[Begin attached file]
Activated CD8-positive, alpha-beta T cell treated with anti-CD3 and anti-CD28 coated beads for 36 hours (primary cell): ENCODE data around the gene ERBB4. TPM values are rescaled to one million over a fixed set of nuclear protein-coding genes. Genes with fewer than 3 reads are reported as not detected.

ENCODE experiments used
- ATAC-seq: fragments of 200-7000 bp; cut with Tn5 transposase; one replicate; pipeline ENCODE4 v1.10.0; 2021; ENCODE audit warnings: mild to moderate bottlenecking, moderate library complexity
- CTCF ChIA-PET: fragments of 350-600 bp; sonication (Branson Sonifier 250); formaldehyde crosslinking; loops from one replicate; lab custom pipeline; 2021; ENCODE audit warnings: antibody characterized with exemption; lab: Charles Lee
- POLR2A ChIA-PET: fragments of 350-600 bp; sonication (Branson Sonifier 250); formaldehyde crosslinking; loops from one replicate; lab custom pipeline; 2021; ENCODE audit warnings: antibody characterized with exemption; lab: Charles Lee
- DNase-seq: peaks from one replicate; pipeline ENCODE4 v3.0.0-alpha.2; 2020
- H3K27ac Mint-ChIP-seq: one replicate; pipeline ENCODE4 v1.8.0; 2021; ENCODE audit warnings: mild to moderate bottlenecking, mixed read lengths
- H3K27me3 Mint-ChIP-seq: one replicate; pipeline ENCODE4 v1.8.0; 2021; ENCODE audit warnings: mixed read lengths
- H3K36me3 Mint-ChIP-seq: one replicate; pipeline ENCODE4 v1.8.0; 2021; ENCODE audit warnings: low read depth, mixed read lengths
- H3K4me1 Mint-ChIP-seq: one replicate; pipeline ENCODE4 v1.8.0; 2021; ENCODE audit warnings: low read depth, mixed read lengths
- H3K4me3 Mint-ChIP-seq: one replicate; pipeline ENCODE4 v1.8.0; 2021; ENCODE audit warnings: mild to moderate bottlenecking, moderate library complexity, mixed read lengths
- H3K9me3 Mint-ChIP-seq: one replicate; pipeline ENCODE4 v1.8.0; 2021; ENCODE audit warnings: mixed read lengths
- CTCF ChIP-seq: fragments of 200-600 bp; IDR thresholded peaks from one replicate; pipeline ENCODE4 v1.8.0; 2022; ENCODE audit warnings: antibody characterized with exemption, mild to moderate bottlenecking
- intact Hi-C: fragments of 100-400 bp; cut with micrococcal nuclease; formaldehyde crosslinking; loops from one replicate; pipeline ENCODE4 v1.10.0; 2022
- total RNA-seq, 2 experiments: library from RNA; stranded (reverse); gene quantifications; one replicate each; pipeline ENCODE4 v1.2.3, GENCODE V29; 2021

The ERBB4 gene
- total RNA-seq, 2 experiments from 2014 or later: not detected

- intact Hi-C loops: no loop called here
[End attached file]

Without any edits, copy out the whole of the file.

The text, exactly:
Activated CD8-positive, alpha-beta T cell treated with anti-CD3 and anti-CD28 coated beads for 36 hours (primary cell): ENCODE data around the gene ERBB4. TPM values are rescaled to one million over a fixed set of nuclear protein-coding genes. Genes with fewer than 3 reads are reported as not detected.

ENCODE experiments used
- ATAC-seq: fragments of 200-7000 bp; cut with Tn5 transposase; one replicate; pipeline ENCODE4 v1.10.0; 2021; ENCODE audit warnings: mild to moderate bottlenecking, moderate library complexity
- CTCF ChIA-PET: fragments of 350-600 bp; sonication (Branson Sonifier 250); formaldehyde crosslinking; loops from one replicate; lab custom pipeline; 2021; ENCODE audit warnings: antibody characterized with exemption; lab: Charles Lee
- POLR2A ChIA-PET: fragments of 350-600 bp; sonication (Branson Sonifier 250); formaldehyde crosslinking; loops from one replicate; lab custom pipeline; 2021; ENCODE audit warnings: antibody characterized with exemption; lab: Charles Lee
- DNase-seq: peaks from one replicate; pipeline ENCODE4 v3.0.0-alpha.2; 2020
- H3K27ac Mint-ChIP-seq: one replicate; pipeline ENCODE4 v1.8.0; 2021; ENCODE audit warnings: mild to moderate bottlenecking, mixed read lengths
- H3K27me3 Mint-ChIP-seq: one replicate; pipeline ENCODE4 v1.8.0; 2021; ENCODE audit warnings: mixed read lengths
- H3K36me3 Mint-ChIP-seq: one replicate; pipeline ENCODE4 v1.8.0; 2021; ENCODE audit warnings: low read depth, mixed read lengths
- H3K4me1 Mint-ChIP-seq: one replicate; pipeline ENCODE4 v1.8.0; 2021; ENCODE audit warnings: low read depth, mixed read lengths
- H3K4me3 Mint-ChIP-seq: one replicate; pipeline ENCODE4 v1.8.0; 2021; ENCODE audit warnings: mild to moderate bottlenecking, moderate library complexity, mixed read lengths
- H3K9me3 Mint-ChIP-seq: one replicate; pipeline ENCODE4 v1.8.0; 2021; ENCODE audit warnings: mixed read lengths
- CTCF ChIP-seq: fragments of 200-600 bp; IDR thresholded peaks from one replicate; pipeline ENCODE4 v1.8.0; 2022; ENCODE audit warnings: antibody characterized with exemption, mild to moderate bottlenecking
- intact Hi-C: fragments of 100-400 bp; cut with micrococcal nuclease; formaldehyde crosslinking; loops from one replicate; pipeline ENCODE4 v1.10.0; 2022
- total RNA-seq, 2 experiments: library from RNA; stranded (reverse); gene quantifications; one replicate each; pipeline ENCODE4 v1.2.3, GENCODE V29; 2021

The ERBB4 gene
- total RNA-seq, 2 experiments from 2014 or later: not detected

- intact Hi-C loops: no loop called here